A dog’s deciduous teeth will erupt between three to eight weeks of age and around four to six months of age these teeth will be gradually replaced with permanent teeth. Teething is a painful process and puppies chew more during this period of time because their gums are very irritated during this time and the act of chewing relieves their discomfort. Inappropriate chewing is most likely to occur while the puppy is teething but if not corrected can become a long standing problem even after all the adult teeth emerge and teething ends.
Dogs with environmental allergies may need to have daily allergy shots.  Dogs with flea allergies should be on monthly flea preventative medication. Corns may need to be surgically removed from the pads.  Foreign objects will be removed from the pad and bandaged. Secondary yeast infections are treated with topical antifungal medications.  Bacterial infections are treated with topical and oral antibiotics.  
2. Puppy proofing. Look around your environment for possible dangers to your inquisitive puppy. Place household cleaners and chemicals out of reach along with potentially toxic plants. Electrical cords should be covered or made inaccessible to prevent chewing on them resulting in electrocution. Remove objects of curiosity that might appeal to your puppy such as shoes and socks, children’s toys and the like. Block access to rooms that have not been puppy proofed and consider crate training your dog for the times when he cannot be supervised.
Be gentle! A few training books are still on the market that advocate inhumane methods for stopping destructive behaviors, such as putting duct tape around a pet’s mouth or physically hitting a dog. Needless to say, there is no excuse for such corrections. Not only are they extremely unfair, they’re ineffective. The use of proper management (for instance, crating a dog when he is not under your direct supervision), along with proper exercise, takes care of 99 percent of destructive behavior problems.
THIS TOOL DOES NOT PROVIDE VETERINARY ADVICE. It is intended for general informational purposes only and does not address individual circumstances. It is not a substitute for professional veterinary advice, diagnosis or treatment and should not be relied on to make decisions about your pet’s health. Never ignore professional veterinary advice in seeking treatment because of something you have read on the WebMD Site. If you think your pet may have a veterinary emergency, immediately call your veterinarian.
My dog has been biting his foot for a couple years now. We used to treat it by giving him half of a children's Benadryl pill (vet recommended) but we stopped awhile back when it seemed to stop. Recently he's been biting his foot again but now it's all the time and he softly whines the whole time he's doing it. I think it's time we get him checked out, thoughts?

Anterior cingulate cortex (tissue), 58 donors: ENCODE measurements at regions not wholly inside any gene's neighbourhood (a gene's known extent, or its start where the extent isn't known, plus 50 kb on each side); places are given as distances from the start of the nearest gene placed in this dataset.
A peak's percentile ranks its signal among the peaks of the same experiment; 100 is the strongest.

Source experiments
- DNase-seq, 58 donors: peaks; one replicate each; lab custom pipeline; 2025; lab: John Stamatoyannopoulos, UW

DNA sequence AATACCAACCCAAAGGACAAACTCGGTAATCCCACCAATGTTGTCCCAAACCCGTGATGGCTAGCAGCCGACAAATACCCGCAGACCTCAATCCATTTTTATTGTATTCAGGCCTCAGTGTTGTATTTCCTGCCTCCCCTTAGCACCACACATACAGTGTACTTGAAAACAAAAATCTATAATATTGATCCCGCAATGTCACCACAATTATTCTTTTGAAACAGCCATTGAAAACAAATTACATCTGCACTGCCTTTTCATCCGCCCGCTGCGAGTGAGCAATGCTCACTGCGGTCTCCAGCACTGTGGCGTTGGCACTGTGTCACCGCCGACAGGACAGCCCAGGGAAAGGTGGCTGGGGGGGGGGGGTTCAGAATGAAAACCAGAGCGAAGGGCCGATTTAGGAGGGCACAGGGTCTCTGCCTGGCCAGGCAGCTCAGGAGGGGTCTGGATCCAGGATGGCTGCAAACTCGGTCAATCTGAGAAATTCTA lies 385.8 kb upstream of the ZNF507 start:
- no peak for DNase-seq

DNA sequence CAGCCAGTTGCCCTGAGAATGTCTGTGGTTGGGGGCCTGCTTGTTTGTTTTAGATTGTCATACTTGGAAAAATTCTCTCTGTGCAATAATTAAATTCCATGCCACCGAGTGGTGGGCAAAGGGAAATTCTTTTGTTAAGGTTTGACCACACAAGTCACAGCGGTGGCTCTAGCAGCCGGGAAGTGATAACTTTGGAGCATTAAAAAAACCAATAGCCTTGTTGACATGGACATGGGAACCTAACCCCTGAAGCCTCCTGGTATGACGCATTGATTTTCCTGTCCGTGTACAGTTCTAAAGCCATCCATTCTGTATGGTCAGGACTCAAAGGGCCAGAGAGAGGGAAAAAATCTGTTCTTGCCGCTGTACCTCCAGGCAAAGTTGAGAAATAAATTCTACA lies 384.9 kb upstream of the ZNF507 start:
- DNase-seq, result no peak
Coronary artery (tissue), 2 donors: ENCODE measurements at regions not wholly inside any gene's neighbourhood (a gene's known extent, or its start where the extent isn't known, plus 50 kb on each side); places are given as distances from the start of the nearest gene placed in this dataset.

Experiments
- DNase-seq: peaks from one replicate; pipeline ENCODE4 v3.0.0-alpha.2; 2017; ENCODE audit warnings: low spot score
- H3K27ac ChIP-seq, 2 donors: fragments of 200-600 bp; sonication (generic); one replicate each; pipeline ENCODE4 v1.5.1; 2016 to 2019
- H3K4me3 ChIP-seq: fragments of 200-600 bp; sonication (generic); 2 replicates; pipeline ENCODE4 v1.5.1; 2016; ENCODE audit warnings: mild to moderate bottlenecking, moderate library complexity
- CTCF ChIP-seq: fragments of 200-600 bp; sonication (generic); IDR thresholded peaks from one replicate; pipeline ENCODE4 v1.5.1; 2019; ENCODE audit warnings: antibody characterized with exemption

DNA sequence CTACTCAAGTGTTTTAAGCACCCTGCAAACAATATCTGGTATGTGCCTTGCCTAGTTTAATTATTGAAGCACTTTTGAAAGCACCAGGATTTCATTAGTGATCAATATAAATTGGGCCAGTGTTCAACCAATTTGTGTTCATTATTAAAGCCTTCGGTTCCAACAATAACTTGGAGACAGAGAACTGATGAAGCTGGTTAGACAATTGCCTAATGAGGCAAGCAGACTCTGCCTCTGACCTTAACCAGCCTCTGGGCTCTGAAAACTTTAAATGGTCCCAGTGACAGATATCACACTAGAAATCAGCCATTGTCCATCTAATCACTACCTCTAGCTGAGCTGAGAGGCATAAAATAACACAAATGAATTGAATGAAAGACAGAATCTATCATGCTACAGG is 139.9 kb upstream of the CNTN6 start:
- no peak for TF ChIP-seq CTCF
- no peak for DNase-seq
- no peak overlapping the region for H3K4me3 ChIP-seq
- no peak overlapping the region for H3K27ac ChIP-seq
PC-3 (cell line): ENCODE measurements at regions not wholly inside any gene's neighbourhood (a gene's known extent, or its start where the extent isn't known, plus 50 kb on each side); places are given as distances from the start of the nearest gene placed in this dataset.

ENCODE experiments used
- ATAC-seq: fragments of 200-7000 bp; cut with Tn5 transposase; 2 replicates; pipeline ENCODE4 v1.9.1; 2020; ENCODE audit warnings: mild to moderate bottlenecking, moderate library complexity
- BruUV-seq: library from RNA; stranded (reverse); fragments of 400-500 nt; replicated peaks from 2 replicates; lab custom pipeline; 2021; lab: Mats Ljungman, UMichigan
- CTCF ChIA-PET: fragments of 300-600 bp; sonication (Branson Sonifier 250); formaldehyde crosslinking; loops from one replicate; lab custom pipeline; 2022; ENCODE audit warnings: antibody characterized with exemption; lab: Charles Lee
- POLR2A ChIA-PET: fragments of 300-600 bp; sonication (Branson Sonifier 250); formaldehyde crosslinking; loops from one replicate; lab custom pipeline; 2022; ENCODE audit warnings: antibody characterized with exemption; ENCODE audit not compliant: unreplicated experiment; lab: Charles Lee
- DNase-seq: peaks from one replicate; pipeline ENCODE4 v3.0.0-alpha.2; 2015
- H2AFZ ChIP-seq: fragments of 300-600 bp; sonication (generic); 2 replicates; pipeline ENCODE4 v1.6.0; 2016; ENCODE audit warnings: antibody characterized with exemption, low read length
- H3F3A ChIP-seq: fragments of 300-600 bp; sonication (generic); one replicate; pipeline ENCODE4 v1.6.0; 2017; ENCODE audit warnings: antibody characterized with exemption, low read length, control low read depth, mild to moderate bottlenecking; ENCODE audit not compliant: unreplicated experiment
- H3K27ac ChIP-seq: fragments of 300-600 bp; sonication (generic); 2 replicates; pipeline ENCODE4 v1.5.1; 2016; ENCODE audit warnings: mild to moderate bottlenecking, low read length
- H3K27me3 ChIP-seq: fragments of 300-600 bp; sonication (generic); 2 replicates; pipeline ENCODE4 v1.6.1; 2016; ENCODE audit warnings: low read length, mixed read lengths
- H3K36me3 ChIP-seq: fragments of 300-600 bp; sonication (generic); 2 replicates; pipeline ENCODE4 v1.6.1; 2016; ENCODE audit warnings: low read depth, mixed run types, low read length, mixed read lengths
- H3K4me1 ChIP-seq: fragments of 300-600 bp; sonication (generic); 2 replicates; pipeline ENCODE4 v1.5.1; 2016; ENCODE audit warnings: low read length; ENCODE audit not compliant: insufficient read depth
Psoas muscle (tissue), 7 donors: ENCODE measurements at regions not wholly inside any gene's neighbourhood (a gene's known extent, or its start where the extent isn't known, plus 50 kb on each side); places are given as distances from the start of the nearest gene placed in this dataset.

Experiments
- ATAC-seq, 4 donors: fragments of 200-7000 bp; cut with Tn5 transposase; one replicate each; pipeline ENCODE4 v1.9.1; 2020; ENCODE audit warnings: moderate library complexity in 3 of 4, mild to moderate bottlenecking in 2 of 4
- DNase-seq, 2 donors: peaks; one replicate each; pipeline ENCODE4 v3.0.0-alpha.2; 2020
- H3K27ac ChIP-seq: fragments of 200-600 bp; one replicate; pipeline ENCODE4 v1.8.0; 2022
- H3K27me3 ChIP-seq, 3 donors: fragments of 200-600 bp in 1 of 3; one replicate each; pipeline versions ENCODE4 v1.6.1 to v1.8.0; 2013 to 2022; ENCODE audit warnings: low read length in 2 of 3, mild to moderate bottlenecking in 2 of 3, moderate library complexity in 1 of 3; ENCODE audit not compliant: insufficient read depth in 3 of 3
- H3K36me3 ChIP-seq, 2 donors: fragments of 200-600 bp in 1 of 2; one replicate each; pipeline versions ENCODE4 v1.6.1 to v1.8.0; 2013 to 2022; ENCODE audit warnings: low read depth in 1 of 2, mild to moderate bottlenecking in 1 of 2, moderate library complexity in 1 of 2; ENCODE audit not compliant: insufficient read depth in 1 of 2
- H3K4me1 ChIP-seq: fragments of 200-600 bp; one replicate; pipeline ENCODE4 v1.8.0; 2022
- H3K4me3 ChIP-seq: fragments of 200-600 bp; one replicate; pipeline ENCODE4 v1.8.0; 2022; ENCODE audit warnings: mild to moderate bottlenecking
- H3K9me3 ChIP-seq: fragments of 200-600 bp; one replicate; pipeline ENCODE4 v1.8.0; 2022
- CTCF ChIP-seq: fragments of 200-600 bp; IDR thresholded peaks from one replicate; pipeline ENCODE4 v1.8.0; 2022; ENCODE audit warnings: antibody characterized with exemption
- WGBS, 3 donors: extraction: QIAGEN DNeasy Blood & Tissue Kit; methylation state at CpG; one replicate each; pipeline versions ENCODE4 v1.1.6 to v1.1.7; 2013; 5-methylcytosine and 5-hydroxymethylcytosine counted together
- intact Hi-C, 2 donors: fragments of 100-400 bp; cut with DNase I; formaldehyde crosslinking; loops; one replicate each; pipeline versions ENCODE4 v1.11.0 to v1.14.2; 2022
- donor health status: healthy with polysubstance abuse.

Size Matters: An important warning about choosing the correct size toys for your dogs, including when you have multiple dogs of different sizes. This photo (inset) is an X-ray of a dog’s abdomen. The three snowman-shaped objects you see in the middle of the image are Kongs within the dog’s stomach! They wound up there, not because the dog’s owner intentionally gave their dog the wrong sized Kongs, but rather because their kiddo didn't supervise closely enough while this dog’s puppies were playing with their food-stuffed Kongs! Mom perhaps decided that her pups were having too much fun and wanted in on the action. Or, maybe it was as it so often is, the kids just left their mess laying around for mom to clean up … and clean up this mom did! She had to be taken to surgery to have these three Kong toys removed from her stomach. She’s doing well and lesson learned for everyone.
“Chewing and licking can disrupt the normal skin barrier and the normal skin defenses,” Dr. Pachel says. Dampness from saliva can lead to yeast and bacterial infections, particularly for dogs with thick fur that retains moisture. And repeated friction from a rough tongue can rub off fur and cause acute moist dermatitis (hot spots) and lick granulomas (skin lesions).

Thank you for your question. Environmental allergies are a very common cause for dogs chewing at their feet, as are bacterial and fungal infections. There are very good anti-histamine and allergy medication available for dogs that does provide relief from these signs. It might be a good idea to talk to your veterinarian about trying some of these medications.

Many dog owners swear by these chews, which can be stuffed into certain interactive toys and provide hours of chewing distraction (though some dogs will polish one off in mere minutes!). Bully sticks may be OK chew treats for your dog, it just depends on how many you give, your dog’s chews-onality, and how sterile the sticks are. Bully sticks contain a lot of calories, so don’t give too many; they can also harbor some pretty nasty bacteria, which is covered in this article in the Canadian Veterinary Journal. And they have been known to cause tooth fractures and digestive upset. (Lastly, in case you didn’t know, bully sticks are just processed bull penises … so you might not want to let your dog chew them on your bed.)
It’s normal for puppies and dogs to chew on objects as they explore the world. Chewing accomplishes a number of things for a dog. For young dogs, it’s a way to relieve pain that might be caused by incoming teeth. For older dogs, it’s nature’s way of keeping jaws strong and teeth clean. Chewing also combats boredom and can relieve mild anxiety or frustration.
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